US 4916946 A Abstract A method of flowing a high viscosity substance, such as a delayed cross-linked fracturing gel, through a conduit or well fracture at a low apparent viscosity comprises selecting a cross-linkable fluid having nonhomogeneous flow properties and flowing the fluid through the conduit or well fracture at fluid conditions which produce nonhomogeneous flow of the fluid at low apparent viscosity, and preferably at a minimal apparent viscosity. Also included is a method of determining the fluid conditions at which the fluid flows nonhomogeneously at a low or minimal apparent viscosity. The method may further comprise crosslinking the fluid while inputting shear energy to the fluid and determining the ranges of shear energy input to the fluid which produce nonhomogeneous flow of the fluid at a low apparent viscosity. The fluid may then be flowed at flow rates which create fluid shear energies within the ranges which produce nonhomogeneous flow at a low or minimal apparent viscosity in a conduit or well fracture. When used with a delayed cross-linked fracturing gel, the method further comprises determining the temperature in the preselected zone of conduit or in the well fracture and selecting a delayed cross-linkable fluid having nonhomogeneous flow properties which is crosslinked at or below the temperature in the preselected zone of conduit or in the well fracture but above ambient temperature.
Claims(23) 1. A method of flowing a high viscosity substance through a conduit at a low apparent viscosity, which comprises the steps of:
selecting a cross-linkable fluid having nonhomogeneous flow properties; and flowing the fluid through the conduit at fluid conditions which produce nonhomogeneous flow of the fluid at a low apparent viscosity. 2. The method of claim 1, further comprising the step of:
determining the fluid conditions at which the fluid flows nonhomogeneously at a low apparent viscosity. 3. The method of claim 1, in which the flowing step comprises:
flowing the fluid through the conduit at the fluid conditions which produce nonhomogeneous flow at a minimal apparent viscosity. 4. The method of claim 1, in which the flowing step comprises:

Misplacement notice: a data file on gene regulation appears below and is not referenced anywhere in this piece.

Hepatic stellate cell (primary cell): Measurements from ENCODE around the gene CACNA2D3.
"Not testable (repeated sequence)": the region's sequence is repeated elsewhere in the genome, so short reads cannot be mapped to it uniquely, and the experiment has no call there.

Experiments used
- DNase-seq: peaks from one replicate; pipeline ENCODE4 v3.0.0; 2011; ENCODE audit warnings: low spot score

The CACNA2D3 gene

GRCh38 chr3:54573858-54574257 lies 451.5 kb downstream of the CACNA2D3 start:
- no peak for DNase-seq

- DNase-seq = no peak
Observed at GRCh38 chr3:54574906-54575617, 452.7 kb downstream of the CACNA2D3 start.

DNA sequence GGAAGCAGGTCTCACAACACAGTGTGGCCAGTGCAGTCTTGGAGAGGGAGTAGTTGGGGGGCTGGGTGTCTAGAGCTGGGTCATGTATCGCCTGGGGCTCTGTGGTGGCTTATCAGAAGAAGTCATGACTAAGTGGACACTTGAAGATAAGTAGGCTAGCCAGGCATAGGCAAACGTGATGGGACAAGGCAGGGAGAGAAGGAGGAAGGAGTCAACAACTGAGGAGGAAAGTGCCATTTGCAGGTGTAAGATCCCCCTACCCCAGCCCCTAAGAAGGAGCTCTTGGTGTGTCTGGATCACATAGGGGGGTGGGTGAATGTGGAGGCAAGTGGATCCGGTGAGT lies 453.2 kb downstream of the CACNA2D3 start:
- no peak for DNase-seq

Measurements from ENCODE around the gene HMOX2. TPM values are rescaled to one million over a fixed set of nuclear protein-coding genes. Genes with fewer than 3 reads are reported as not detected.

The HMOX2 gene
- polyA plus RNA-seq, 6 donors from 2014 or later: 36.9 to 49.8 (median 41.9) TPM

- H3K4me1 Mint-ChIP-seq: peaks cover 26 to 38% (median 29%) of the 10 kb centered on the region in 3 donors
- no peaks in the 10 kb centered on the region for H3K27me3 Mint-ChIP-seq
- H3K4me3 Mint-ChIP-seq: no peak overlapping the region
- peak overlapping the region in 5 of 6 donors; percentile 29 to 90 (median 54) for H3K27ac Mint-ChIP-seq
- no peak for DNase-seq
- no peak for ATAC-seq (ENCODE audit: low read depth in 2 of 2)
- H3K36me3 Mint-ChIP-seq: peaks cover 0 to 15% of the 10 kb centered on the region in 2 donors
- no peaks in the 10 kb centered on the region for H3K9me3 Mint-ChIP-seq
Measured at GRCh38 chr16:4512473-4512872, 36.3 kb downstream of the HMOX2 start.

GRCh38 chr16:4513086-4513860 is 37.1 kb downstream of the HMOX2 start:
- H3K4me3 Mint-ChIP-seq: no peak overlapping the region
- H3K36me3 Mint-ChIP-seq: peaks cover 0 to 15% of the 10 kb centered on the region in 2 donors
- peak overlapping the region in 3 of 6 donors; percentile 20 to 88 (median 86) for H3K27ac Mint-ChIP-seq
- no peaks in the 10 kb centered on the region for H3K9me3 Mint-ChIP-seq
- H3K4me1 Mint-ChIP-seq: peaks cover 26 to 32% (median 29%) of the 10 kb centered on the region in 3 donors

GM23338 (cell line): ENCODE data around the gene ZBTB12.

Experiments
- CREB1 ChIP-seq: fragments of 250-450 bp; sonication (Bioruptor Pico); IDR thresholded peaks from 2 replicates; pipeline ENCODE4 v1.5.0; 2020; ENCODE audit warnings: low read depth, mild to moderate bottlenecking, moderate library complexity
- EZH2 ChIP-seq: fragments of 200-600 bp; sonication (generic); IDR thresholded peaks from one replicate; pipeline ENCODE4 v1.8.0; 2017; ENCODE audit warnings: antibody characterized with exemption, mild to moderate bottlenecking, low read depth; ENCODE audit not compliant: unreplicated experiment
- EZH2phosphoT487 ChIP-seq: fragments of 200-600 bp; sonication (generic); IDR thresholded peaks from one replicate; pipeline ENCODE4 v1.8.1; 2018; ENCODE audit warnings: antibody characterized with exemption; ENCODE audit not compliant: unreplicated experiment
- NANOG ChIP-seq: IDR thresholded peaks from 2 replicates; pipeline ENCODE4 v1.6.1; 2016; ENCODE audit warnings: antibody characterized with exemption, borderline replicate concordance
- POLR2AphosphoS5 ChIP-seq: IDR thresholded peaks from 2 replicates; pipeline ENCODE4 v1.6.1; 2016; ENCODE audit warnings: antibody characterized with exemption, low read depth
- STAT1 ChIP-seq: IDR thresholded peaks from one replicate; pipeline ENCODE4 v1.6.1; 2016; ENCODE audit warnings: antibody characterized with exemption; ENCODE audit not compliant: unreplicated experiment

flowing the fluid through the conduit at the fluid conditions which produce apparent slip flow at a minimal apparent viscosity. 5. The method of claim 1, which further comprises the steps of:
crosslinking the fluid while inputting shear energy to the fluid; determining the ranges of shear energy input to the fluid which produce nonhomogeneous flow of the fluid at a low temperature viscosity; and flowing the fluid at flow rates which create fluid shear energies within the ranges determined in the previous step. 6. The method of claim 1, which further comprises the steps of:
crosslinking the fluid while inputting shear energy to the fluid; determining the ranges of shear energy input to the fluid which yield nonhomogeneous flow at minimal apparent viscosities; and flowing the fluid at flow rates which create fluid shear energies within the ranges determined in the previous step. 7. The method of claim 1, further comprising the steps of:
crosslinking the fluid at various selected cross-link shear rates; measuring the shear stress and apparent viscosity of the cross-linked fluid at various selected shear rates; and determining the cross-link shear rate which produces nonhomogeneous flow of the cross-linked fluid at minimal apparent viscosities. 8. The method of claim 1, further comprising the step of: crosslinking the fluid at a shear rate which produces
nonhomogeneous flow of the cross-linked fluid at a minimal apparent viscosity, the fluid being crosslinked while flowing through the conduit. 9. A method of flowing a high viscosity substance in a preselected zone of a conduit at a low apparent viscosity, which comprises the steps of:
determining the temperature in the preselected zone of conduit; selecting a delayed cross-linkable fluid having nonhomogeneous flow properties which is crosslinked at the temperature in the preselected zone of conduit; determining the fluid conditions at which the fluid flows nonhomogeneously at a low apparent viscosity in the preselected zone of conduit; and flowing the fluid through the zone of conduit at the fluid conditions which produce nonhomogeneous flow of the fluid at a low apparent viscosity. 10. The method of claim 9 in which the flowing step comprises:
flowing the fluid through the zone of conduit at the fluid conditions which produce nonhomogeneous flow at a minimal apparent viscosity. 11. The method of claim 9, which further comprises the steps of: